Forbes also found that empathy in a virtual-first world is particularly complex as people communicate mostly by body language, and virtual communication such as email removes this. Furthermore, the boundaries between the personal and the professional are increasingly blurring thanks to flexible working arrangements, which means that leaders may have to take a more active role in understanding the personal lives of their employees. 

Reframing empathy as a universal leadership skill

Seen as traditionally female traits, empathy and cooperation have historically not been seen as leadership skills, but this is changing. New Zealand’s Prime Minister Jacinda Adern has been leading the way in pioneering a ‘politics of kindness’

She resigned in early 2023 on the note that: ‘[she hopes she leaves] New Zealand with a belief that you can be kind but strong, empathetic but decisive, optimistic but focused, and that you can be your own kind of leader, one who knows when it’s time to go’. Adern was also respected for her commitment to equity (including gender equity) in general during her time in her role as New Zealand’s PM. 

Do women really have better empathy skills?

While Adern has been celebrated for her inspiration to women in leadership roles, is the ‘politics of kindness’ (and therefore empathy skills) only the domain of female leaders? Research suggests that both men and women demonstrate higher levels of empathy when it’s contextualised as an important skill to have. The same research shows that women on average may work harder to demonstrate empathy than men, but evidence that women are biologically hardwired to be more empathetic than men is weak. 

To cultivate empathetic leaders, the solution may therefore be twofold: business leaders can promote women and people who demonstrate stereotypically feminine traits like empathy and cooperation into boardroom roles. Secondly, they can also motivate men to become more empathetic and cooperative leaders.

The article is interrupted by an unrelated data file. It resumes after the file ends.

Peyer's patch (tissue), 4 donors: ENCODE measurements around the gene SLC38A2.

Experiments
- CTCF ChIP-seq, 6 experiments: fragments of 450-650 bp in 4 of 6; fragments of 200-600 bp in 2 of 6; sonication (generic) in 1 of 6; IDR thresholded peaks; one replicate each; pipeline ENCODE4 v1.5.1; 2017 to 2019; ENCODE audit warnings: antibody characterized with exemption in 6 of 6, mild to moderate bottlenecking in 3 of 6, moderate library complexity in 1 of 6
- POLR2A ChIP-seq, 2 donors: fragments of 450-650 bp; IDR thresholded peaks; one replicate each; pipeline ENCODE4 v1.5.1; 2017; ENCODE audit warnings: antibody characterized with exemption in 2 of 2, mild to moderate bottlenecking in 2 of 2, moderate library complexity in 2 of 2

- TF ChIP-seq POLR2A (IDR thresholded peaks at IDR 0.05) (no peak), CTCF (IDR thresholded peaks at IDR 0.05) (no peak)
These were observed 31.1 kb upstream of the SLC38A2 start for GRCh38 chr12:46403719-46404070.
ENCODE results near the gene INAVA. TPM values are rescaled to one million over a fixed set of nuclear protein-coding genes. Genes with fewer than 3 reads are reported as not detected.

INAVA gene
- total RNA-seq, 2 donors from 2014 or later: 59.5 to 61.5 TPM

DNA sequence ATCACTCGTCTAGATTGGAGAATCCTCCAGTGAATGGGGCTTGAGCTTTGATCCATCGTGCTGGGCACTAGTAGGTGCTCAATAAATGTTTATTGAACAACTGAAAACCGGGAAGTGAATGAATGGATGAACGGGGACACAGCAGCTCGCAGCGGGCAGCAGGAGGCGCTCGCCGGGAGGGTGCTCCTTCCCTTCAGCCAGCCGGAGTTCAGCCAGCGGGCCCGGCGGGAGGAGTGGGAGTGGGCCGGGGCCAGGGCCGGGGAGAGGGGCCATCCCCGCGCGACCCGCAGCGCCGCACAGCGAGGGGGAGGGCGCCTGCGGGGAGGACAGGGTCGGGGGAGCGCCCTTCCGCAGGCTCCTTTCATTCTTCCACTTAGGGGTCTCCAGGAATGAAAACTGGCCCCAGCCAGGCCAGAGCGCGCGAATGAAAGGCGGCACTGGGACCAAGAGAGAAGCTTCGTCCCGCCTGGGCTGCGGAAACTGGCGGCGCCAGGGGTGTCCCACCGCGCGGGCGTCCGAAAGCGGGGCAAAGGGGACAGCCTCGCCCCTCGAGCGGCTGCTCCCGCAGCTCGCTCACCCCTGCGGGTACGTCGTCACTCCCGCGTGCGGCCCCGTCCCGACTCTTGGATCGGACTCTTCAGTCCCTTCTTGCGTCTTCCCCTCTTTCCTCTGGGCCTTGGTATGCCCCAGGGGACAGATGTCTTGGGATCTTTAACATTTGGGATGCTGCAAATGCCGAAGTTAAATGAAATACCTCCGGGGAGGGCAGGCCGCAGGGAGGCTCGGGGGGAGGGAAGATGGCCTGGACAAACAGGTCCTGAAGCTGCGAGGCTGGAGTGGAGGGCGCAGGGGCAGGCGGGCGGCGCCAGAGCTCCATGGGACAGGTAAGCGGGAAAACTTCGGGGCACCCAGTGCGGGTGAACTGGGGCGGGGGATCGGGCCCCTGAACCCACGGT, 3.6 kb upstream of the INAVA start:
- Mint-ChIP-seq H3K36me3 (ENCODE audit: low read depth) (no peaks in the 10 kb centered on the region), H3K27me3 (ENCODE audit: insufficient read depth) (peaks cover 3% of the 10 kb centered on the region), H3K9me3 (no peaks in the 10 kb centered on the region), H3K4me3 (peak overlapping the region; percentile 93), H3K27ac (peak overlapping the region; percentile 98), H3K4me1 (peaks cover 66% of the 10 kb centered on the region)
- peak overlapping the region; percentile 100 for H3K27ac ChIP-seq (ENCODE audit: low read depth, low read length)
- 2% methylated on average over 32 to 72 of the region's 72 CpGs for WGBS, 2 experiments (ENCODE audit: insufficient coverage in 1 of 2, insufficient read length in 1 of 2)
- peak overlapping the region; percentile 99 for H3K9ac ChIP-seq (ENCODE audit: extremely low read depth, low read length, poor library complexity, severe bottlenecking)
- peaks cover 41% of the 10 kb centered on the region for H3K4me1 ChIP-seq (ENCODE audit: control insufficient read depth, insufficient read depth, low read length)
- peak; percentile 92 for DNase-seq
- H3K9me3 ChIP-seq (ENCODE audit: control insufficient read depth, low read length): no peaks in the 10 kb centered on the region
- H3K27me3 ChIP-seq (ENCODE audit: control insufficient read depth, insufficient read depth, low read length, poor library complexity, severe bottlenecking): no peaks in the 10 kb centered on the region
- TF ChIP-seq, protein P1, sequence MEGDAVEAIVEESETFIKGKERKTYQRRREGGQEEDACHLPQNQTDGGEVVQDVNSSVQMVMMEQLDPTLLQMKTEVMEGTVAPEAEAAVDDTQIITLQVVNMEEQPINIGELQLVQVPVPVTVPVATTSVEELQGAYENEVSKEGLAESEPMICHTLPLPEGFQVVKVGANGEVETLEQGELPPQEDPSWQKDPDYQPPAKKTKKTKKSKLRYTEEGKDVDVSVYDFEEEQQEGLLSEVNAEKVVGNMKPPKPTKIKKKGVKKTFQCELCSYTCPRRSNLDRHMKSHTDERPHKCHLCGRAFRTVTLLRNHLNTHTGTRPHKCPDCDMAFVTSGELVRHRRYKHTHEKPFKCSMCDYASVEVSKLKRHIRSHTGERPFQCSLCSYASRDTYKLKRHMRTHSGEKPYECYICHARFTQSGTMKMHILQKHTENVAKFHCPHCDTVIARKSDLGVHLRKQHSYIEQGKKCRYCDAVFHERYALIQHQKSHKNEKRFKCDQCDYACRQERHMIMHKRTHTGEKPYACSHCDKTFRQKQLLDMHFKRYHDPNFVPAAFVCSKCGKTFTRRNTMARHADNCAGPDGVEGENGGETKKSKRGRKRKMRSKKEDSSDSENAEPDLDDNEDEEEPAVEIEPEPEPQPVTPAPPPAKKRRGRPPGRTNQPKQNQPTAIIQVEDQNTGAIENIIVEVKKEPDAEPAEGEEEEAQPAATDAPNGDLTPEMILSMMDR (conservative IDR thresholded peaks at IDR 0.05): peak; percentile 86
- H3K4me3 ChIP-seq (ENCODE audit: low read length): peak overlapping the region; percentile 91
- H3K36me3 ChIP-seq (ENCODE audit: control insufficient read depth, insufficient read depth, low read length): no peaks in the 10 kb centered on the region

Removing barriers to leadership for women

As we learned in conversation with Indeed CMO Jessica Jensen, Lena Waithe, Reshma Saujani and Jen Welter, superficial answers to removing barriers for women – such as ‘leaning in’ – aren’t enough, and that leaders should be ‘100% authentic’ and work hard to connect with their employees on a genuine level, understanding the specific boundaries that they face in the way of success. According to lawyer, activist, and politician Reshma Saujani, workplaces are ‘built for white men [who] had a stay-at-home partner’. 

In our guide to women in leadership, we explain that developing future-looking talent acquisition strategies can also help to create a sustainable pipeline for diverse leaders – who may be able to bring in a greater range of soft skills beneficial to more empathetic leadership. However, employers can do well to avoid what is known as the ‘glass cliff phenomenon’, where leaders are hired in precarious yet prestigious leadership roles. 

Empathetic leadership can boost men’s mental health at work

Additionally, empathy may be a great boon to leaders looking to unlock conversation around men’s mental health at work, allowing them to support male staff. Forbes explains that moving from stigma to support for men’s mental health in the workplace – as well as checking in with workers at all levels – can help men to express their concerns and stressors at work. With men traditionally expected to remain stoic and not express their emotions, empathetic leadership can help counteract what can be harmful expectations.

Unpacking the issue of employee dissatisfaction with empathy

The solution to reducing employee dissatisfaction with management is complex, but developing empathetic leadership skills is arguably a useful tool to discovering their concerns as well as solutions to them. While empathy has traditionally been seen as a female trait – and not one popular in leadership roles – developing this skill can help leaders to boost job satisfaction and innovation in the workplace. Training and using empathy skills can also help leaders to tap into the concerns of male staff, encouraging them to express concerns and cope better with workplace stressors.